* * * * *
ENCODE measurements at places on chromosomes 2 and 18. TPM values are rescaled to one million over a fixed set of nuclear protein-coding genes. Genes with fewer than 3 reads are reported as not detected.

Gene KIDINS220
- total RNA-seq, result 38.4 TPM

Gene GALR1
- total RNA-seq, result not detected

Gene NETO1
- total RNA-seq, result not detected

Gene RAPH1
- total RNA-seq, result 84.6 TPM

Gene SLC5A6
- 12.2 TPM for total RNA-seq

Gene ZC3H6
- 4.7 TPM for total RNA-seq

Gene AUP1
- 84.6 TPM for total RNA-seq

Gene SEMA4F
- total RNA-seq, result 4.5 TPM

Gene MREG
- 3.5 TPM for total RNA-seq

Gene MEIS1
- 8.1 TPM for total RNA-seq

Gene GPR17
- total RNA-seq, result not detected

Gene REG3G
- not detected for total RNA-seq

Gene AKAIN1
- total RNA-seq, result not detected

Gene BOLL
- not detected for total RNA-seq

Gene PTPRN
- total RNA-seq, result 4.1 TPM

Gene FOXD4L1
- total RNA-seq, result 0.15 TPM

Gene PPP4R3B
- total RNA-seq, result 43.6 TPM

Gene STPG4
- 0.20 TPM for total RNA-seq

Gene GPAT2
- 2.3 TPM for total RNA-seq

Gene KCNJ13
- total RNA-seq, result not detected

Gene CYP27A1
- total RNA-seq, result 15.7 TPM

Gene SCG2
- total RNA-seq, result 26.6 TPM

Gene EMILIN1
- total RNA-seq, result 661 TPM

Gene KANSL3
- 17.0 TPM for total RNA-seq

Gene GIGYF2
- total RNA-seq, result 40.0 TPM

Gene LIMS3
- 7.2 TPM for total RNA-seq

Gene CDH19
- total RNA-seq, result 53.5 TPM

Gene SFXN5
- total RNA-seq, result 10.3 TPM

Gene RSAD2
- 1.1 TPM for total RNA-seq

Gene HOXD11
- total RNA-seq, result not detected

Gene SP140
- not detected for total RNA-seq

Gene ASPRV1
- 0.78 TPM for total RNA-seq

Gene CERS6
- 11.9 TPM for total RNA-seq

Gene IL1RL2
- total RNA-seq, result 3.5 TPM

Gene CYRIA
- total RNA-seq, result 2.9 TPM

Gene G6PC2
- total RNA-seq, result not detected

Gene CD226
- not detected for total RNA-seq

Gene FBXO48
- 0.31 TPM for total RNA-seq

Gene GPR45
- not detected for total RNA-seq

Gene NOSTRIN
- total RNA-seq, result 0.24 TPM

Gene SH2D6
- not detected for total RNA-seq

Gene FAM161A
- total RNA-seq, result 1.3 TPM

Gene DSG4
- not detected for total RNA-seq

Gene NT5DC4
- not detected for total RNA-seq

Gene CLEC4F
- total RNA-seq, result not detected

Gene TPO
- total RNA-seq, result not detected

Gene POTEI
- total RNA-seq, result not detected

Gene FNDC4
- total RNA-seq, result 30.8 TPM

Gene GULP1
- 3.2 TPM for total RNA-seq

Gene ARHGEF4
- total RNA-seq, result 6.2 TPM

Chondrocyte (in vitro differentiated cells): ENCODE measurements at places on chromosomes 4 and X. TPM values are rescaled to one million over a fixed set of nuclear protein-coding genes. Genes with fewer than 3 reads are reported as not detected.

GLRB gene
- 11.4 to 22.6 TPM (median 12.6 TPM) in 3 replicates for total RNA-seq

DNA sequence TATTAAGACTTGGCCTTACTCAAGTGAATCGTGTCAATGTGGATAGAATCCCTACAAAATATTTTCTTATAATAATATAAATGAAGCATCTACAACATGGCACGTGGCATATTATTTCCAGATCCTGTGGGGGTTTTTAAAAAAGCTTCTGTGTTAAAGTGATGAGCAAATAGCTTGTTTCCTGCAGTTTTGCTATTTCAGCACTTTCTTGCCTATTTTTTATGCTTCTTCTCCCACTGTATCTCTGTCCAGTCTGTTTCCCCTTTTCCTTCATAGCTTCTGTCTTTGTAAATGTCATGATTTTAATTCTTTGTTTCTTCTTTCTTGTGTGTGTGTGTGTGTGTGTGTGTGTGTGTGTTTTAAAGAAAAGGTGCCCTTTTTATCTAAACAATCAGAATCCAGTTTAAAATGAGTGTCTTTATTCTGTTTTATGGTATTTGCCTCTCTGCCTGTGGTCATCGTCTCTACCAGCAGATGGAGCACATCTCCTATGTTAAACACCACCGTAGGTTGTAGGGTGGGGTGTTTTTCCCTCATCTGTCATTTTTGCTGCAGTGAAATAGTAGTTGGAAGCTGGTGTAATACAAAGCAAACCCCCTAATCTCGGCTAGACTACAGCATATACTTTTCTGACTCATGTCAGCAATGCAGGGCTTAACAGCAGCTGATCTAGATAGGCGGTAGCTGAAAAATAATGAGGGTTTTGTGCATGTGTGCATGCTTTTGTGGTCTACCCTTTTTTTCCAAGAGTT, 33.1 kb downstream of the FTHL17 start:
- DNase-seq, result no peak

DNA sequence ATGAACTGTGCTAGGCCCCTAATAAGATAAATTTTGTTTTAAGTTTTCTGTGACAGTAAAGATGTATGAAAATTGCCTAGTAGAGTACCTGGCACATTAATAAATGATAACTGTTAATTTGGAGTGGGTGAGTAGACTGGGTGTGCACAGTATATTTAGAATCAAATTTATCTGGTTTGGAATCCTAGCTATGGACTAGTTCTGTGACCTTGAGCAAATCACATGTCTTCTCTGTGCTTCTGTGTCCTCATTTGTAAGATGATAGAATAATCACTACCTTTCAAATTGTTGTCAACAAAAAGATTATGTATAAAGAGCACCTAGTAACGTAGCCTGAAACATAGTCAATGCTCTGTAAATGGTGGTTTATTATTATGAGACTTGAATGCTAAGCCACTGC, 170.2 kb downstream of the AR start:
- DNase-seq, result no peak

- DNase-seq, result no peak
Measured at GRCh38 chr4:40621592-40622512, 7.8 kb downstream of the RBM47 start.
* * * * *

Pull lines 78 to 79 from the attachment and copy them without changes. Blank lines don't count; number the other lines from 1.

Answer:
Gene GPR45
- not detected for total RNA-seq